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By Jon Traunfeld and Ellen Nibali and Jon Traunfeld and Ellen Nibali,Special to The Sun | September 2, 2006
Our local lake flooded this spring, and after the water went down, golf-ball-size dead snails lay scattered on the shore. Then I noticed live ones feeding up the creek. In 20 years, I have never seen these snails before. After the Northern snakehead catastrophe, Marylanders know better than to dump exotic pets into local waterways, but citizens always need to be on the alert for new invasive species. Please immediately notify the state Department of Agriculture at 410-841-5700. Let them know that you suspect an invasive species has been introduced into the lake and creek.
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NEWS
By Kevin Rector and The Baltimore Sun | September 24, 2014
A shipment of aluminum sheets from China had to be fumigated at the port of Baltimore this week after a snail species never seen locally before was spotted on the outside of a shipping container, according to U.S. Customs and Border Protection. The Acusta sp. snail species could have posed "a significant agriculture threat because they cause damage by feeding on agricultural and horticultural crops as well as native plants, thereby lowering crop yields and crop quality," CBP officials said Wednesday.
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NEWS
By Richard O'Mara | August 15, 2002
Snails are in my wife's garden. They are active throughout the warm months. But it is in late summer when they are much on the march. Forget the "dog days": These are the "snail days." The snails come in the night and eat holes in the green hosta; they mutilate the caladium's delicate, flamingo-pink leaves; they nibble the climbing hydrangea and drain it of its desire to scale the arbor; they chew the blossoms off the impatiens, one of the few spots of bright color in our shady garden.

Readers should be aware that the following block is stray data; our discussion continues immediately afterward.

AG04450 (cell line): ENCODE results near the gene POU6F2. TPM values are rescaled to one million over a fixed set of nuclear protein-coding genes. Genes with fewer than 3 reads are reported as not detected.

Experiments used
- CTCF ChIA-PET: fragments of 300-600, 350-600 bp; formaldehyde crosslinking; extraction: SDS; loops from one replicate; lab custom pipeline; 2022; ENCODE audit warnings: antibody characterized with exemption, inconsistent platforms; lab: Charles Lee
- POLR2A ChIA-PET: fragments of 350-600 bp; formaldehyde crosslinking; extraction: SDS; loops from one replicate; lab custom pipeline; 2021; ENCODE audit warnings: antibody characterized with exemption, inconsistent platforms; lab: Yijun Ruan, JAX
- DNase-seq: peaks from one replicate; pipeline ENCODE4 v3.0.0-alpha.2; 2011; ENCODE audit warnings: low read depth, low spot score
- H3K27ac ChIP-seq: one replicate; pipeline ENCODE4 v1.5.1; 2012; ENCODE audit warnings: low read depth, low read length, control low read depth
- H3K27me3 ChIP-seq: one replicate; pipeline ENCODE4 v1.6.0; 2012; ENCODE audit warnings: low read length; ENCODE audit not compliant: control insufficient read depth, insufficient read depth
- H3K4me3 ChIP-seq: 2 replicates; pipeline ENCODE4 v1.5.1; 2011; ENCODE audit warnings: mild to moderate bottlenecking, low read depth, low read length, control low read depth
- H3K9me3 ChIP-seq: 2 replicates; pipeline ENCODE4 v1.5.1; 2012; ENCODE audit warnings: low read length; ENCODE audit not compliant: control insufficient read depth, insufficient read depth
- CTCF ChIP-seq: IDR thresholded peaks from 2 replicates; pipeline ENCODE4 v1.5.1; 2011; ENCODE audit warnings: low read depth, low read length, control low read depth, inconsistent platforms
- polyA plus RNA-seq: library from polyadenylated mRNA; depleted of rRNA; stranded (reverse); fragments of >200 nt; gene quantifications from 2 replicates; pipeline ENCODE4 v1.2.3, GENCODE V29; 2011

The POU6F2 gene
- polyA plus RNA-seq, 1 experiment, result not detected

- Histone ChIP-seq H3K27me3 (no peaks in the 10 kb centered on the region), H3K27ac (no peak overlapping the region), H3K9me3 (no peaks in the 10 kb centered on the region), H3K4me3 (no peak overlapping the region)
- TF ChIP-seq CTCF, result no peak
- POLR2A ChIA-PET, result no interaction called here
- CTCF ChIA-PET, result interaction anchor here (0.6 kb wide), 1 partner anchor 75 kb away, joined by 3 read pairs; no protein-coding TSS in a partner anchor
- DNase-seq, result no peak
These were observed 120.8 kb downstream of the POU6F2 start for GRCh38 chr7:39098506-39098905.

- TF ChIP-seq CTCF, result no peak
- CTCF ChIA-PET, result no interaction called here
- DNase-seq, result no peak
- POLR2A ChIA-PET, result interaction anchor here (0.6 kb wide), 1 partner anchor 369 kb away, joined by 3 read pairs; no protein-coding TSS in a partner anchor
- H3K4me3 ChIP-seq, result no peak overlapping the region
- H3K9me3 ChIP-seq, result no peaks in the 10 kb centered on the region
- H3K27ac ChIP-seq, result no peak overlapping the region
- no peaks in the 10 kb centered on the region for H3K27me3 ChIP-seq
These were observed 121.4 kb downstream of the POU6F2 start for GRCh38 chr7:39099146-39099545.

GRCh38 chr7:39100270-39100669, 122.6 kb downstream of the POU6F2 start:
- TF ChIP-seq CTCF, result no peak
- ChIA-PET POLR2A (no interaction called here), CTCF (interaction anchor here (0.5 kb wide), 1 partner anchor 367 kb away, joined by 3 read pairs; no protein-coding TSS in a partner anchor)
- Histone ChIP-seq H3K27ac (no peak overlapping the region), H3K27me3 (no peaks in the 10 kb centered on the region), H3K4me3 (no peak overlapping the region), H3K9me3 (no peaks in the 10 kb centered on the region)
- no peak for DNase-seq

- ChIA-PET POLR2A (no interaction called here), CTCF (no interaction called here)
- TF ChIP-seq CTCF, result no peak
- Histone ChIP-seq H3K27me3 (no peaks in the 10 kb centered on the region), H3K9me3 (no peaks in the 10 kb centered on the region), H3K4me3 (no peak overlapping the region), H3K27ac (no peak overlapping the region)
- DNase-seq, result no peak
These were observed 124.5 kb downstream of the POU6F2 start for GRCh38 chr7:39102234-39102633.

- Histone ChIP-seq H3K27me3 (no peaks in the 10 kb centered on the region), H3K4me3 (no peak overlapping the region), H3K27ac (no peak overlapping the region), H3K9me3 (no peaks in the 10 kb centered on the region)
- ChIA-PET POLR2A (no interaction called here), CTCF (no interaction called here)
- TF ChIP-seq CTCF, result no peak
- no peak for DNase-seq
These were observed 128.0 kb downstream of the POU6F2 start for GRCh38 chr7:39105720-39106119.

ENTERTAINMENT
By Amy Watts | November 9, 2012
So, the big story this episode is Leslie and Ben's engagement party, to which Leslie has invited both of Ben's very estranged parents. Things seem to be going ok after Ben's mom arrives (and is promptly given a glass of wine) but then Ben's dad shows up with his much younger girlfriend, Ulani. Leslie still thinks she can repair everything by revealing the "unity quilt" she's made, with squares to represent friends and family of both her and Ben. But once the quilt is revealed, it only causes more problems as she didn't make a square for Ulani.
FEATURES
By CARL SCHOETTLER and CARL SCHOETTLER,SUN STAFF | September 3, 1999
Sooner or later every snail farmer has to confront the shocking sex life of his slippery gastropods."Snails are hermaphrodites," says Eddie Chupek, Maryland's only snail farmer and one of about five in the whole country.Being hermaphrodites means, as any kid who's gone to an old-time county fair knows, they have both male and female parts."Essentially," Chupek explains, "[coming] out of the side of their heads they have something called a `spicule,' which is a small white spike. Two snails will get together, next to each other, or head to head, and they exchange these spikes."
NEWS
By Shanon D. Murray and Shanon D. Murray,Staff Writer | July 30, 1993
Ruth Schoonover learned that snails eat chalk as a source of calcium for their shells, and Kristine Harrison built a miniature car with Lego pieces.Ruth and Kristine are among 80 girls attending Bryn Mawr School's Summertech program.For 10 years, Bryn Mawr, the private, all-female school in north Baltimore, has conducted the computer and science program for fifth- to eighth-graders. The four-week program ends today.Most of the students come from city schools. Caren Cranston, Summertech's director, said the program aims to introduce the girls to science and computers, areas typically identified with boys.
SPORTS
By Michael Reeb and Michael Reeb,SUN STAFF | October 16, 2001